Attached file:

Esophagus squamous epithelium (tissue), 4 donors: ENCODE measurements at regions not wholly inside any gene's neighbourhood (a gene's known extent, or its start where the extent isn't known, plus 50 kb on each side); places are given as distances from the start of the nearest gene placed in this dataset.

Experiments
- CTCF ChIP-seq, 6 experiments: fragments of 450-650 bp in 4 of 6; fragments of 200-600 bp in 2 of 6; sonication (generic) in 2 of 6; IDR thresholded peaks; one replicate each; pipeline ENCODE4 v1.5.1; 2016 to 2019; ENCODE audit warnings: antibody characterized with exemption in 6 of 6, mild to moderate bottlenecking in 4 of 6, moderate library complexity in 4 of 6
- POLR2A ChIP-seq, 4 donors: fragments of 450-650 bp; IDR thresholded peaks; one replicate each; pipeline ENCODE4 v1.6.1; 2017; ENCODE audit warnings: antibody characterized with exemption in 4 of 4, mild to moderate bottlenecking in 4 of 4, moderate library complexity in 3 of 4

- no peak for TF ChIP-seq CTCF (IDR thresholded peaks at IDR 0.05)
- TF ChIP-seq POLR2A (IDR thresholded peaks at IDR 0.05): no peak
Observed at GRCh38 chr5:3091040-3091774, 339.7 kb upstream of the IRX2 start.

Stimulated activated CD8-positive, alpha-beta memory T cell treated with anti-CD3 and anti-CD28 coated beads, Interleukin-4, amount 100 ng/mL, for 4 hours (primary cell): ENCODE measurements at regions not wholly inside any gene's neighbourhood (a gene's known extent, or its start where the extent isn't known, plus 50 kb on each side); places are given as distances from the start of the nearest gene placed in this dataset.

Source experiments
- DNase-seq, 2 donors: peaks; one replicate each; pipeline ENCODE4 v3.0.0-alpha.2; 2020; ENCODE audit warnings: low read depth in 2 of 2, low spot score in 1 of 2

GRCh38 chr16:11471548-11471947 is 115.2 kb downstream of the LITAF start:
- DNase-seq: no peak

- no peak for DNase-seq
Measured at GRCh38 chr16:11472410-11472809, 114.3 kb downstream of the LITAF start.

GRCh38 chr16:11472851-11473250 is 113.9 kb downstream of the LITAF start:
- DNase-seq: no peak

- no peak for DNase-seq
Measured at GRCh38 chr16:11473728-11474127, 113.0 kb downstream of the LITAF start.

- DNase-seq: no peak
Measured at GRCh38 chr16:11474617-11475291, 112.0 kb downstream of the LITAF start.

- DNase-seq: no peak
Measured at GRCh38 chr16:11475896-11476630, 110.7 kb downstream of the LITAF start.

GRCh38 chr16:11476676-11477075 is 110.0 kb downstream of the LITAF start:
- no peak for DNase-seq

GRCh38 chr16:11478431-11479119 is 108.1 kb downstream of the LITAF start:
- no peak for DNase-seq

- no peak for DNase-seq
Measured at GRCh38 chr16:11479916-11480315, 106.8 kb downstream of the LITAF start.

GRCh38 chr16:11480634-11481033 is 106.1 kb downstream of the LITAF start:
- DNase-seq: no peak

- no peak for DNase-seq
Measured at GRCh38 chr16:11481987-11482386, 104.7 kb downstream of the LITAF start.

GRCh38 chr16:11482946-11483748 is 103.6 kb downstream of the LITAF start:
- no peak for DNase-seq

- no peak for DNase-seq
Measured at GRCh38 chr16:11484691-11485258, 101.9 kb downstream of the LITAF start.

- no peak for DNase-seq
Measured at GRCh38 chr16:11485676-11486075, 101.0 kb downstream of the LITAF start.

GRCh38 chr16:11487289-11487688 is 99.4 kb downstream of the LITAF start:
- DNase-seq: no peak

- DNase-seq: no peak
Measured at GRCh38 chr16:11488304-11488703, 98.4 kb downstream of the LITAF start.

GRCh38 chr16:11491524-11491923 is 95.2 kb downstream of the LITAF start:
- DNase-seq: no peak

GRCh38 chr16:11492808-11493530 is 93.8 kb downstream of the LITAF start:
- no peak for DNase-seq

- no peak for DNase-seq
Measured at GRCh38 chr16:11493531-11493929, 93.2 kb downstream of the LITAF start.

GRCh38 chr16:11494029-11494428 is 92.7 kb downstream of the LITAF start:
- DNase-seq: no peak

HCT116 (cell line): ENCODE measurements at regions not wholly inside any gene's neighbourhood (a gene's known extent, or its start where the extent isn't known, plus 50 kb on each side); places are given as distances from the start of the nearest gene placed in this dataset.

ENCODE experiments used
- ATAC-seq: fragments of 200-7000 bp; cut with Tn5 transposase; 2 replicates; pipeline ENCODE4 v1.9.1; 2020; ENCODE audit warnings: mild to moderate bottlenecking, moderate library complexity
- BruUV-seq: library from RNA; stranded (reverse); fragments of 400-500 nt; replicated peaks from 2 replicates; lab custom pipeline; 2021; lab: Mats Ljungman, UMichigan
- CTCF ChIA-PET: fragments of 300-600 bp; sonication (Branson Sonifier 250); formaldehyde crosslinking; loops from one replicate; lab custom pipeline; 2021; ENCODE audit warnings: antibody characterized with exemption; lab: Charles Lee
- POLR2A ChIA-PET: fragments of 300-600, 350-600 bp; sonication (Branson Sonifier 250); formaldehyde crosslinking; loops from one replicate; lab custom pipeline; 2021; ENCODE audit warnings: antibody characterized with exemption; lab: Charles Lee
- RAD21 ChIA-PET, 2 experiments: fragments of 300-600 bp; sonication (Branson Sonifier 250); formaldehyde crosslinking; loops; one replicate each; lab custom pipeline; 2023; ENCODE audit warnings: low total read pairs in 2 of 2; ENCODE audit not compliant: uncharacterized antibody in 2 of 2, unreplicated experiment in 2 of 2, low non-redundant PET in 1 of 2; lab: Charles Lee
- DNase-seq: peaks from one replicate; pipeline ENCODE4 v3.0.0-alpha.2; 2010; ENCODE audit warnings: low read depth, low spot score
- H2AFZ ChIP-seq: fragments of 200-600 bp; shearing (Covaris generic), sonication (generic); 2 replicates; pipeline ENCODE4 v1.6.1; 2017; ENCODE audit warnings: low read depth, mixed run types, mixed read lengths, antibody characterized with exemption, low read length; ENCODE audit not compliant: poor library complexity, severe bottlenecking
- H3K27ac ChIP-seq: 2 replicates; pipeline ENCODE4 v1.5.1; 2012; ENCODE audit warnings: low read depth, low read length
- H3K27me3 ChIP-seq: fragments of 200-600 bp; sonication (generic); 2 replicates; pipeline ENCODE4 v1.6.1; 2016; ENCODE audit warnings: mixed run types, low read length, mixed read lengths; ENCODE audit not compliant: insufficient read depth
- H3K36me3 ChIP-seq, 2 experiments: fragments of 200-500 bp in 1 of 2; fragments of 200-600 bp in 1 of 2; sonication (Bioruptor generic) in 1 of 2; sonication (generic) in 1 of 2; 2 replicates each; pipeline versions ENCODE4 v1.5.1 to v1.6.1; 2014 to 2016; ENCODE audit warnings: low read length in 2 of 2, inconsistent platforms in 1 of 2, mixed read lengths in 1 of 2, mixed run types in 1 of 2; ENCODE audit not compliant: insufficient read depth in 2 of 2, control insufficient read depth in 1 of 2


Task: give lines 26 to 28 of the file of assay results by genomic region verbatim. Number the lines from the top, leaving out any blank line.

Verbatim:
- no peak for DNase-seq

- no peak for DNase-seq
Measured at GRCh38 chr16:11479916-11480315, 106.8 kb downstream of the LITAF start.